Friends and even random acquaintances know that I do enjoy a good chat. A nice way to say I never shut up and once I start rambling, you might fix yourself a cup of tea and get used to the notion it's going to take a while.
Yet today something happened that made me speechless. Whoa, hold and behold! What was that? Virginia speechless? Yes, it happens sometimes, and this time it happened not only because I didn't want my flatmate I definitely lost it and I'm talking to myself (again). I really didn't know what to say.
But first a small digression.
Some days ago I was listening to Leonard Cohen and remembered I read that he began writing "Bird on the wire" while in Greece and how that song related to (his) depression. It made me think about many things that happened recently in my life, first of all coming to terms with the notion that depression is not something an aspirin can cure: it's a constant everyday battle, you take arms against this invisible enemy that hides inside your soul, like a Don Quixote against the windmills (appropriate, given where I'm living, anyway...). Still sometimes you are just not enough, you need help and this help comes in different forms: a friend that understand you and bugs you about it, a friend that understand you and shuts up, a good GP that instead of prescribing you paracetamol and advising you to rest asks you to come back every fortnight or whenever you feel the need of talking about it.
If I am slightly better today, it's also thanks to people like these.
Depression requires a lot of work and help; sometimes the help comes for free, sometime you got to pay (dearly). It's a never ending struggle. I wake up everyday and I don't know how it's going to be, but I've been lucky enough to receive help and to learn how to try to protect myself.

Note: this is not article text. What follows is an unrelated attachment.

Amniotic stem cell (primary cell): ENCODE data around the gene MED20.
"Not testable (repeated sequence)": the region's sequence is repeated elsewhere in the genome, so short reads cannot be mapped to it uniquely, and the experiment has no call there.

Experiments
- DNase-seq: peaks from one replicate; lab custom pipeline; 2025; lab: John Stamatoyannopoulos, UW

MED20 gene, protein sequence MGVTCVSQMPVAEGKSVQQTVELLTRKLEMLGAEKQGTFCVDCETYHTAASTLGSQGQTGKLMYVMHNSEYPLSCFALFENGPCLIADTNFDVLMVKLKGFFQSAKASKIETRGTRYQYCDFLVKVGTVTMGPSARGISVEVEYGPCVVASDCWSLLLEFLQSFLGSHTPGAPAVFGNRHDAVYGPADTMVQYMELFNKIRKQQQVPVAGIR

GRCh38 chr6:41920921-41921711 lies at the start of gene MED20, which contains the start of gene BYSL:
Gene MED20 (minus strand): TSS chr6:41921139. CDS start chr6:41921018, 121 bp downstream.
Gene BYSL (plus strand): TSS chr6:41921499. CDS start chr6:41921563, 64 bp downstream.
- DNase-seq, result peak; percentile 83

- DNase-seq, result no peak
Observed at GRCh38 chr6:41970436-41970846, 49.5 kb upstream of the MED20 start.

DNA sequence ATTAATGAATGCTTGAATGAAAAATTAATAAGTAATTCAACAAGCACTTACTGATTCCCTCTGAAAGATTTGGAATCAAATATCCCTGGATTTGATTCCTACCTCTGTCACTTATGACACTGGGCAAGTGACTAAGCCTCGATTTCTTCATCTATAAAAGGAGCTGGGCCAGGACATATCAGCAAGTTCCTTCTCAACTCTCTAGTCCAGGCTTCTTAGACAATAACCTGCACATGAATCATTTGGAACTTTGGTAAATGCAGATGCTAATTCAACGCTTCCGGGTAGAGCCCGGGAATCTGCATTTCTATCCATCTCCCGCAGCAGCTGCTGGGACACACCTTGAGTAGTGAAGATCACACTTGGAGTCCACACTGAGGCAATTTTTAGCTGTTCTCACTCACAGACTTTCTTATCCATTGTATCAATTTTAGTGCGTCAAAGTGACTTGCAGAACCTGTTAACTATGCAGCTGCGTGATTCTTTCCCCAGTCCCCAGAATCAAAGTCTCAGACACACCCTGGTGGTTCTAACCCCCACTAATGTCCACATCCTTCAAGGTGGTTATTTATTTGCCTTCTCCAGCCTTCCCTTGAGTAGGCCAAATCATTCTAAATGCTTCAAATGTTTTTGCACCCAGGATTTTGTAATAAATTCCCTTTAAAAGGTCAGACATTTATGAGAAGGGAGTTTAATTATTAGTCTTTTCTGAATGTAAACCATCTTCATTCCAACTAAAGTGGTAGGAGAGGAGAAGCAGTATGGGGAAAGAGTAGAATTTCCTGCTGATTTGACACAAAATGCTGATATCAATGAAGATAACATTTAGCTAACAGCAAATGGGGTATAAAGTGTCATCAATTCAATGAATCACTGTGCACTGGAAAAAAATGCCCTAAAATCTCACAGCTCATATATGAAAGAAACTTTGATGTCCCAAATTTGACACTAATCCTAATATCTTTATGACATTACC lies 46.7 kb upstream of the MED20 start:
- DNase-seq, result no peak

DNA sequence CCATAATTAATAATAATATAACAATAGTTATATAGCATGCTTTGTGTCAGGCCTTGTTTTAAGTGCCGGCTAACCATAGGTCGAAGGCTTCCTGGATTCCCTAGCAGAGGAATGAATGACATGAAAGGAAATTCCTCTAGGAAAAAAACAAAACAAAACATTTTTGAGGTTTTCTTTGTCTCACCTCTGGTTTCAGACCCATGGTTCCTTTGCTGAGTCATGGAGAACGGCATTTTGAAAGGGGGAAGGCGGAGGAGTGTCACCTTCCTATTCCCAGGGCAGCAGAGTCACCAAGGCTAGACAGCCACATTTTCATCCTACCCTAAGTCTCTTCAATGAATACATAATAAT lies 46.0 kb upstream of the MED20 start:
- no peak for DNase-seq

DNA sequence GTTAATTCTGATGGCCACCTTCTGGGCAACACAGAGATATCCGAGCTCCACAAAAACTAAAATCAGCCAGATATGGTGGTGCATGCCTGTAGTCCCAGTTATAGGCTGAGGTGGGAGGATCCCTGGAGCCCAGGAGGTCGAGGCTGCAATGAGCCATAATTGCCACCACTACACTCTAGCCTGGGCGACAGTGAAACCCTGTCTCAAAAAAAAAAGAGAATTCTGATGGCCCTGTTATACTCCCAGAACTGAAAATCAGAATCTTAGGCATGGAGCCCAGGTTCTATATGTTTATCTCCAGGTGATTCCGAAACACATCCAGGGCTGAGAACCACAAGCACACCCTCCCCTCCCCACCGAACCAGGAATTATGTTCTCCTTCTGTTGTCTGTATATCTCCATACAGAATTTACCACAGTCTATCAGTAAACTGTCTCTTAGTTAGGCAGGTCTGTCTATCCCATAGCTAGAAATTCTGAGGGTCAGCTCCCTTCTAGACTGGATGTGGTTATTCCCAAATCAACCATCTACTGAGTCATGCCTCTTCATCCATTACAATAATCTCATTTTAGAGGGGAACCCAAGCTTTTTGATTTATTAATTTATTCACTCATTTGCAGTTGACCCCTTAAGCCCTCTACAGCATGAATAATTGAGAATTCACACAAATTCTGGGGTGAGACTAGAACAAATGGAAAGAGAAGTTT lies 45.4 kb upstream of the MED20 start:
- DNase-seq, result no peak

So, this morning I woke up, fix myself a nice cup of coffee and set to read the news online. I shouldn't have, yet I did. And I read this news: for about 10 good minutes I was absolutely speechless.
Then I started swearing in the guise of a sailor in the worse rundown bar in Marseille old town.
The Healthcare Insurance Board issued a report that advises that Dutch suffering for any mental illness produced by work, bad marriage or death of a loved one should not ask their insurance to cover for the therapy, but pay it by themselves. The board suggests that only mental disorders such as depression or schizophrenia should be reimbursed.
Fair enough, this is a country where everybody claims some days of "burn out" on purpose, because they got not enough public holiday, but what these people are implying is quite dangerous.
The chairman of the board stated that there is a "difference between being sick and not sick" and that insurance should not be paying for care for people who are not sick. And here is the problem. Who should have the last word on whether I am sick or not? A doctor? Or an insurance board?
If you need the tonsillitis to be removed, who do you ask help? A surgeon or the chairman of the insurance board?
The insurances are suggesting you place the knife in their hand, as they know it best.
What they are suggesting is that they hold the call to say who is sick and who is not, not the doctors.
A loss, a bad working environment might just make you feel bad and sick for few days but could also plunge you into a depression that shuts all the lights out of your life and this board is suggesting that if this happens, it's first of all your fault and then it'll be in the hand of one of their employee in a call-center to decide whether they can financially use the money you paid into their accounts or not.
What will be the next step? I can imagine that quite easily: oh you got mesothelioma? Well, it's your fault because you went and worked in the fibre cement and asbestos industry. It's not our fault and we shouldn't pay.
You got involved in a car accident? This should teach you: stay home or walk next time!
Not that Italy is any better, but no matter what, I still think that any country that still have a national healthcare system should hold it dearly and never ever allow any government or insurance board to take it away from its people.